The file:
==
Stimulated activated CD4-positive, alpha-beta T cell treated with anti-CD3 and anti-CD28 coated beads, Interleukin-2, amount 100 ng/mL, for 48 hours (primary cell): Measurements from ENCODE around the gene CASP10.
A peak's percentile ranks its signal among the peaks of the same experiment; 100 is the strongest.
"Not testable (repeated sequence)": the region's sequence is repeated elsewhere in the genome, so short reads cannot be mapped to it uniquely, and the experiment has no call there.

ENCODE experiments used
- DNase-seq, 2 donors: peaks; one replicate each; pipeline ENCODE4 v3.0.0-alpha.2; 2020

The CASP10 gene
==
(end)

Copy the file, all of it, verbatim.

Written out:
Stimulated activated CD4-positive, alpha-beta T cell treated with anti-CD3 and anti-CD28 coated beads, Interleukin-2, amount 100 ng/mL, for 48 hours (primary cell): Measurements from ENCODE around the gene CASP10.
A peak's percentile ranks its signal among the peaks of the same experiment; 100 is the strongest.
"Not testable (repeated sequence)": the region's sequence is repeated elsewhere in the genome, so short reads cannot be mapped to it uniquely, and the experiment has no call there.

ENCODE experiments used
- DNase-seq, 2 donors: peaks; one replicate each; pipeline ENCODE4 v3.0.0-alpha.2; 2020

The CASP10 gene